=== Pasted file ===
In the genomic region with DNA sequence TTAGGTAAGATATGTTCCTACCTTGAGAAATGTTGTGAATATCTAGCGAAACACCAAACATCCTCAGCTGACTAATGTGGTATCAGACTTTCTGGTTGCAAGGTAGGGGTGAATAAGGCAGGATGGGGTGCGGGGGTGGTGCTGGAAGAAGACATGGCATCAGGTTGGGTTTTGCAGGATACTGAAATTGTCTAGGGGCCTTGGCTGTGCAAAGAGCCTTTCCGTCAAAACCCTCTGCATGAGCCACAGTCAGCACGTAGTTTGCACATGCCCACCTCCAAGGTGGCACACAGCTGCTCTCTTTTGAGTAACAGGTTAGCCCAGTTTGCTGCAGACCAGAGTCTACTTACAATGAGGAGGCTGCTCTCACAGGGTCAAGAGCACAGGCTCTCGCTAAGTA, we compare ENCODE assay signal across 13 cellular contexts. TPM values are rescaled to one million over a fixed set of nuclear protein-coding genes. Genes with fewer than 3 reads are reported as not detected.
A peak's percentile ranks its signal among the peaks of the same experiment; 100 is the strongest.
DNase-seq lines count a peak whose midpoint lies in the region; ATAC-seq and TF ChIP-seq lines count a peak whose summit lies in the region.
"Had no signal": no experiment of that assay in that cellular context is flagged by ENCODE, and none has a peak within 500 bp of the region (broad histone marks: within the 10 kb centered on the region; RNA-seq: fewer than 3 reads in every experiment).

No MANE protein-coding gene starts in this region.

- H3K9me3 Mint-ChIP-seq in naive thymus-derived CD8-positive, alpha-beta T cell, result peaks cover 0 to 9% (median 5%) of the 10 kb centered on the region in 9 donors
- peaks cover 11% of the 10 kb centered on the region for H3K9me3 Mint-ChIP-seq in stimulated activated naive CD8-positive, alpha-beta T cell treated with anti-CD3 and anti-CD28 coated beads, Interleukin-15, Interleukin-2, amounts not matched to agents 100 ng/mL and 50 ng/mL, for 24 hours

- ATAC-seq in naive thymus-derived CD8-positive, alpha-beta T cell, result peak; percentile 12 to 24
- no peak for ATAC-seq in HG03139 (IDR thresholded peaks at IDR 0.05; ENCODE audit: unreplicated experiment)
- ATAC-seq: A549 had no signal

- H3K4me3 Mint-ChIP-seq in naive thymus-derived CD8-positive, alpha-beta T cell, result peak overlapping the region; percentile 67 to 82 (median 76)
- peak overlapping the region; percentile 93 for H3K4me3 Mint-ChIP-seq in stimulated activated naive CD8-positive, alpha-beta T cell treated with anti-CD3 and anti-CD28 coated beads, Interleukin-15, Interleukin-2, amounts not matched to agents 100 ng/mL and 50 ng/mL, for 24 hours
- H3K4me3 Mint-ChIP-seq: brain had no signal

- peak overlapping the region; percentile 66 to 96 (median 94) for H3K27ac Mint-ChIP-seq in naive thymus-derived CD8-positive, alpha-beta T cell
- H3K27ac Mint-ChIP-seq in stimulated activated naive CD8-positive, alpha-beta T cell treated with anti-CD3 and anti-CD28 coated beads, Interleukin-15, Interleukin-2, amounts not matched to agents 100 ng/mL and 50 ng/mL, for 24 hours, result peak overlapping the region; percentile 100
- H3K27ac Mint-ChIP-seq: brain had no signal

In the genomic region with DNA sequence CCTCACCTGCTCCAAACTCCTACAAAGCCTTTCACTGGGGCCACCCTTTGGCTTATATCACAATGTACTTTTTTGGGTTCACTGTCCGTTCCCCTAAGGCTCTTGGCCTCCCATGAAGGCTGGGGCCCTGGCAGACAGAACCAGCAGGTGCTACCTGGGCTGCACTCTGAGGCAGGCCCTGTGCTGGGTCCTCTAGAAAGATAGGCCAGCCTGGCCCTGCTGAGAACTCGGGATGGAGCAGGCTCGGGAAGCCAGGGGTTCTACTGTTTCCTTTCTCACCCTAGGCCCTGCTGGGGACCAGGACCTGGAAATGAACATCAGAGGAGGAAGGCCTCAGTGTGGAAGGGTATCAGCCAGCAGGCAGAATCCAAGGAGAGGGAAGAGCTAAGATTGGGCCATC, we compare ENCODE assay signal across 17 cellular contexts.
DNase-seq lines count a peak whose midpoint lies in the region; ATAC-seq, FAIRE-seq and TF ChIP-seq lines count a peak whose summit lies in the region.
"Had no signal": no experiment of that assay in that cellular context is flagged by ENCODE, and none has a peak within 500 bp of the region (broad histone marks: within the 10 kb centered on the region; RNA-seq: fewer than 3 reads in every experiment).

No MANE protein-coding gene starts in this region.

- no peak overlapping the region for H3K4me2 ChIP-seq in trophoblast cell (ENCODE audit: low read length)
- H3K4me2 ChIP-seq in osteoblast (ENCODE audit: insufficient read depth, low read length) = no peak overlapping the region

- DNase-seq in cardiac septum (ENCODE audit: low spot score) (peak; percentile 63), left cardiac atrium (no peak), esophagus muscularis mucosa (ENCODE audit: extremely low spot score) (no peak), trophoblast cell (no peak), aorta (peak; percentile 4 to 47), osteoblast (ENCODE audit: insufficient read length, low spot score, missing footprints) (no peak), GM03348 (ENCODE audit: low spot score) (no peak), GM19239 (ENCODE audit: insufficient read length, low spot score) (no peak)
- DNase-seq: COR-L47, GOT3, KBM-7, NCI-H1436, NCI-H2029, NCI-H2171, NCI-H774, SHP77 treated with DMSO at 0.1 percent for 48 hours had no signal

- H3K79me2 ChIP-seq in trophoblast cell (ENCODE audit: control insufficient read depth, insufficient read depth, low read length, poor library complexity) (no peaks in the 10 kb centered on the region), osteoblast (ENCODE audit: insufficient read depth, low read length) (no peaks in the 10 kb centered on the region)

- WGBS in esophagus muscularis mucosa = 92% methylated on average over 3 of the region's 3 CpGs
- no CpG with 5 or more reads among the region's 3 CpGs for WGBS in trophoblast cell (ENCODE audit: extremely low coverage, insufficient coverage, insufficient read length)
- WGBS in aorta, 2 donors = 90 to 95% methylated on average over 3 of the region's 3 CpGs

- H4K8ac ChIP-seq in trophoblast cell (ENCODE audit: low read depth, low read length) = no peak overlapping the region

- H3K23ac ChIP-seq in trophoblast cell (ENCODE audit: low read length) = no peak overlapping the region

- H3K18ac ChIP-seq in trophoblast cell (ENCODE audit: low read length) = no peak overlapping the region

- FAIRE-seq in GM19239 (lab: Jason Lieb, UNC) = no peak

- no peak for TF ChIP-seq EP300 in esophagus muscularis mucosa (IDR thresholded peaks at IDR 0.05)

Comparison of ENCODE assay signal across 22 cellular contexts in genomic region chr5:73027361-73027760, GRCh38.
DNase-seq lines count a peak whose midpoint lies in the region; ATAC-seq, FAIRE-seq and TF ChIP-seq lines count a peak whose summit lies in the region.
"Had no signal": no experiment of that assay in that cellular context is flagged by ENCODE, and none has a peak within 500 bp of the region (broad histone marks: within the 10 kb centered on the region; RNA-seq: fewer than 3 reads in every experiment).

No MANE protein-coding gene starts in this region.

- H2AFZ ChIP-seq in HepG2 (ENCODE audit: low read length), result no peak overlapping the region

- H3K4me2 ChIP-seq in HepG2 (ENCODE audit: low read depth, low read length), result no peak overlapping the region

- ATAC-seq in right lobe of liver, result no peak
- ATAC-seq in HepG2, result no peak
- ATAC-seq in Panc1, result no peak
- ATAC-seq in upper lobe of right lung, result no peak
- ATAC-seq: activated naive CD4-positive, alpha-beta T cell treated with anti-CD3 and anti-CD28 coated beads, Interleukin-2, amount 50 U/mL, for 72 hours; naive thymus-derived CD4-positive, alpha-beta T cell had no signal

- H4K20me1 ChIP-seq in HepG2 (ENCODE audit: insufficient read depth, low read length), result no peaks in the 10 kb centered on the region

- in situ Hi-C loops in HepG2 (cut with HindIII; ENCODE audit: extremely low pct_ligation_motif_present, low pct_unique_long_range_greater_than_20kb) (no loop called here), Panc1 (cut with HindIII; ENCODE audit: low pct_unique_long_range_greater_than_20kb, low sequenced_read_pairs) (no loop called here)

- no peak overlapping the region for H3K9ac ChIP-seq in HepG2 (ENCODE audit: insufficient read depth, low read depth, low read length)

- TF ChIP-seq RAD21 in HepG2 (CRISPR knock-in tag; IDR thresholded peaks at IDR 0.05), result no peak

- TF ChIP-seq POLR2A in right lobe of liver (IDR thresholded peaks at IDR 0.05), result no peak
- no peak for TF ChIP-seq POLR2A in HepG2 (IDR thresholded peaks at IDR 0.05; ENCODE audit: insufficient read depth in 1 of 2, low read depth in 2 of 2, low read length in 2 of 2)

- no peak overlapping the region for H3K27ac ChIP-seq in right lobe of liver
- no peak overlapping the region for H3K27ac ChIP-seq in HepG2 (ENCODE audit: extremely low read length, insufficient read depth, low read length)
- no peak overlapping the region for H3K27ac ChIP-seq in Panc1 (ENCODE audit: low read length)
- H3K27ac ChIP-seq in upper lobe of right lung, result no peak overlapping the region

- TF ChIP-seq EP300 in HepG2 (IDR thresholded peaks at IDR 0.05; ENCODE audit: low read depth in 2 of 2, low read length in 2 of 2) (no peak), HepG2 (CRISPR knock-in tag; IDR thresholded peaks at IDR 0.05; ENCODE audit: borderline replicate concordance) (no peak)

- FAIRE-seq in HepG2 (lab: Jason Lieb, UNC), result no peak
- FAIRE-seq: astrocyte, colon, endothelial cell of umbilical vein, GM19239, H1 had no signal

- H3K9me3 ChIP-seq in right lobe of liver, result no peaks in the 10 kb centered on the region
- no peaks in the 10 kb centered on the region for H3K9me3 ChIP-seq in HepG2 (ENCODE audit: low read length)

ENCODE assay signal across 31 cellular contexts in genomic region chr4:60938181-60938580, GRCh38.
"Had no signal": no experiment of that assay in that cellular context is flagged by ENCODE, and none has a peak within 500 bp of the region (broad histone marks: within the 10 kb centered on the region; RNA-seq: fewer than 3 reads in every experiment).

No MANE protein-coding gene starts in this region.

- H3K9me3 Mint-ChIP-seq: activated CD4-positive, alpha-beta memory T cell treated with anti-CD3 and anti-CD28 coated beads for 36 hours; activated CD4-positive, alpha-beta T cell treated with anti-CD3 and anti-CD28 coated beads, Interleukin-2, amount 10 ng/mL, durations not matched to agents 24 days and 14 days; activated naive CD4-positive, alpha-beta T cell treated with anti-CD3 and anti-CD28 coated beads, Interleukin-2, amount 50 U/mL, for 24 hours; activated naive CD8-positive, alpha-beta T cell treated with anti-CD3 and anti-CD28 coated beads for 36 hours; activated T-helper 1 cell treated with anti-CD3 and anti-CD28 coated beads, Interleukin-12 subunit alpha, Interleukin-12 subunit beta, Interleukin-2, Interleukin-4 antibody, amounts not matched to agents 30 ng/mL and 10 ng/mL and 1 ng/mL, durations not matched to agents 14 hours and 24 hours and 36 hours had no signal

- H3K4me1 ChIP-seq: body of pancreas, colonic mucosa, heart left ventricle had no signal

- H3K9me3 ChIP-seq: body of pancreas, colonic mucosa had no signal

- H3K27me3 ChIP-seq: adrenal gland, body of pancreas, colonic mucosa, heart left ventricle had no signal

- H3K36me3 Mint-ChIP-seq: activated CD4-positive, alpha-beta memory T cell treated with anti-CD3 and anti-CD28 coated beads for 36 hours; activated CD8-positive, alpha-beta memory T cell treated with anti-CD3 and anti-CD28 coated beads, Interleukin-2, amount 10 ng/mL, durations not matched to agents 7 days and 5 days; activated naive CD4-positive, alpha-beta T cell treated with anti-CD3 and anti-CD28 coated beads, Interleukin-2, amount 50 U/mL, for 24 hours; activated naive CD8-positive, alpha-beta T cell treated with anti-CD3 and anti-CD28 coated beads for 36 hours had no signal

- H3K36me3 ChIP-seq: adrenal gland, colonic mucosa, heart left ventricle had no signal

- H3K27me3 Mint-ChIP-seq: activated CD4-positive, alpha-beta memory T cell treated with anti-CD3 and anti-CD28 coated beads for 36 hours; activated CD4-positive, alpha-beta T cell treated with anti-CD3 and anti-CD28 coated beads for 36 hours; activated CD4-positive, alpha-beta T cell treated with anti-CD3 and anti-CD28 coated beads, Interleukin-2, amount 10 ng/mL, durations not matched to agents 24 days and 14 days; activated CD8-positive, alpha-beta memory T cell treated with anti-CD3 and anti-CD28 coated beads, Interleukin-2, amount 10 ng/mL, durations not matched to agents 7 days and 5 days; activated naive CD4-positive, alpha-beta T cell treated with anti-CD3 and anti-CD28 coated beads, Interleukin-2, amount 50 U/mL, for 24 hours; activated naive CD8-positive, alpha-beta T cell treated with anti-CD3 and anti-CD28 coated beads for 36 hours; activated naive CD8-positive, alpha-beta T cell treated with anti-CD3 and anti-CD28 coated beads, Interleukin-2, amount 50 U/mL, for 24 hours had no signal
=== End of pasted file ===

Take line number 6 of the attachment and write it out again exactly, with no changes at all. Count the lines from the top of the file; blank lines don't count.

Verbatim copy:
- H3K9me3 Mint-ChIP-seq in naive thymus-derived CD8-positive, alpha-beta T cell, result peaks cover 0 to 9% (median 5%) of the 10 kb centered on the region in 9 donors